Province to close 23 EMS facilities

Low-volume stations will be replaced by 5 strategically placed facilities


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BRANDON — A major overhaul of Manitoba’s emergency medical services will include the closure of 23 low-call-volume rural stations.

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Hey there, time traveller!
This article was published 30/06/2017 (1988 days ago), so information in it may no longer be current.

BRANDON — A major overhaul of Manitoba’s emergency medical services will include the closure of 23 low-call-volume rural stations.

Health Minister Kelvin Goertzen said five new strategically-placed stations will replace the shuttered stations as the province moves to a goal of 24/7 paramedic coverage.

“It’s not about where the stations are located so much, it’s about where the ambulances are located and the flexibility to have them in different places,” he said Thursday.

Manitoba Health Minister Kelvin Goertzen announced an investment of more than $1.7 million for enhanced paramedic staffing across three regional health authorities yesterday, during an event at the Brandon Regional Health Centre. (Matt Goerzen/The Brandon Sun)

New sites will be located in Alonsa, Cowan, Miniota, Eriksdale and Manigotagan, while stations in Virden and Glenboro will be enhanced. The changes stem from recommendations contained in the 2013 provincial EMS review, authored by Reg Toews and commissioned by the previous NDP government.

The list of stations to close includes Baldur, Birtle, Boissevain, Cartwright, Elkhorn, Ethelbert, Grandview, Hamiota, Hartney, McCreary, Oak Lake, Reston, Rossburn, Treherne and Wawanesa. Also on the block are stations in Elie, Manitou, Swan Lake, Bissett, Lundar, Pinawa, Reynolds and Riverton.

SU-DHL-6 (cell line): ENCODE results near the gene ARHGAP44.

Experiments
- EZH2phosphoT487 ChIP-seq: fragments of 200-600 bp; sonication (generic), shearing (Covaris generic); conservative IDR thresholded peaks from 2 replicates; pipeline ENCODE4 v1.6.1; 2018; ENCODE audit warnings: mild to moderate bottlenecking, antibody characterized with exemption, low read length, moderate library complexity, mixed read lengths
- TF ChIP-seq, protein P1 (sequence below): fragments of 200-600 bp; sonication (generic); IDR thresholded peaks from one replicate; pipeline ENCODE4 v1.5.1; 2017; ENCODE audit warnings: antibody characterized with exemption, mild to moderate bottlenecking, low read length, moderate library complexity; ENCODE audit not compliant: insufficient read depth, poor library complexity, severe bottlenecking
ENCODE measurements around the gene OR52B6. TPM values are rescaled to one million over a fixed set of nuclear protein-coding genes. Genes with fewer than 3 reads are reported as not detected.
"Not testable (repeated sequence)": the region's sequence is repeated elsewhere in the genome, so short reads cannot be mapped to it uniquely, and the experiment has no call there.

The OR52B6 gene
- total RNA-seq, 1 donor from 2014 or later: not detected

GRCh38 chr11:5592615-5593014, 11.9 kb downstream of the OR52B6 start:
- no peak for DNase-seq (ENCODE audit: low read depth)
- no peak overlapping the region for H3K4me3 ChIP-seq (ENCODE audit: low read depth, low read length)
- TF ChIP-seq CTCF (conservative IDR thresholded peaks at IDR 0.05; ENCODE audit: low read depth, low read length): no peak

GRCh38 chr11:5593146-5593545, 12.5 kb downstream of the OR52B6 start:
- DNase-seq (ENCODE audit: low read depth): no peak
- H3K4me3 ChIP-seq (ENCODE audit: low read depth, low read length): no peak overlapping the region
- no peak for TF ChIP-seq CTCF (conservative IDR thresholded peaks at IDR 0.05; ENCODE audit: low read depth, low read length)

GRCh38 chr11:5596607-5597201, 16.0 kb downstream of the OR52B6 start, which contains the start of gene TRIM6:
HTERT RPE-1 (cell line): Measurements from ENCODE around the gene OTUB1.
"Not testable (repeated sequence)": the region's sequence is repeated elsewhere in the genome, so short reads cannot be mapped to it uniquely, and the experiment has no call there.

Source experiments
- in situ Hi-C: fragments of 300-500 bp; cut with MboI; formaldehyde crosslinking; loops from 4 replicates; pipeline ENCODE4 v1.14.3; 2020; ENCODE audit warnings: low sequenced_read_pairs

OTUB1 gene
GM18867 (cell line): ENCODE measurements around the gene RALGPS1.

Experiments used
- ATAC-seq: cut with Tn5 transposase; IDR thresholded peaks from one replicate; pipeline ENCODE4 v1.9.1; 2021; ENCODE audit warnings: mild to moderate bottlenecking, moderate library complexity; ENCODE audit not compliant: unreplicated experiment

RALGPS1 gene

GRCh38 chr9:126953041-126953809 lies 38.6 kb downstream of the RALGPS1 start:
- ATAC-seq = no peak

A provincial spokesperson stressed the facilities will not be closed until capacity is created with new sites. The stations to be closed may be repurposed as maintenance facilities, storage or used as flexible dispatch posts.

At a gathering Thursday at the Brandon Regional Health Centre, Goertzen announced the province will invest $1.7 million to add 29 full-time paramedic positions across three regional health authorities: Prairie Mountain Health, Southern Health and Interlake-Eastern.

“These new positions… will offer more stable and enhanced service to (people) in those regions,” he said. “And they move us into the right direction of a 24-hour, seven-day-a-week paramedic and EMS system.”

They will replace on-call, standby shifts at seven stations across southern Manitoba, said Corene Debreuil, acting executive director of health emergency management with Manitoba Health, Seniors and Active Living.

“When paramedics are on standby, that means they have to travel back to their station to pick up the ambulance before they can proceed to a call,” she said. “Reducing our reliance on standby shifts and funding permanent positions supports quicker response times.”

Times have changed greatly when it comes to paramedics, Goertzen said.

“Years ago… they were simply viewed as the people who picked you up and brought you to the hospital for care,” he said. “Those days are long gone. Now, that care begins when the paramedics show up.

“The care that Manitobans need at the time of their greatest need happens when that paramedic arrives.”

Cameron Ritzer, chairman of the Paramedic Association of Manitoba, spoke in favour of the transition to 24-hour staffing, saying it guarantees paramedics are always prepared and able to respond in “the most sound mind and body.”

The Manitoba Government and General Employees’ Union, however, was not as optimistic.

“In 2013, the EMS review called for the addition of 400 EMS responders in the province — and with a population that continues to grow, this is a very small step forward in achieving that,” president Michelle Gawronsky said in a statement. “It’s prudent that the government act now to fill those 400 positions before closing any sites, because until that happens no improvements to patient care are possible.”

— Brandon Sun, with Free Press files


Updated on Friday, June 30, 2017 7:25 AM CDT: Fixes headline

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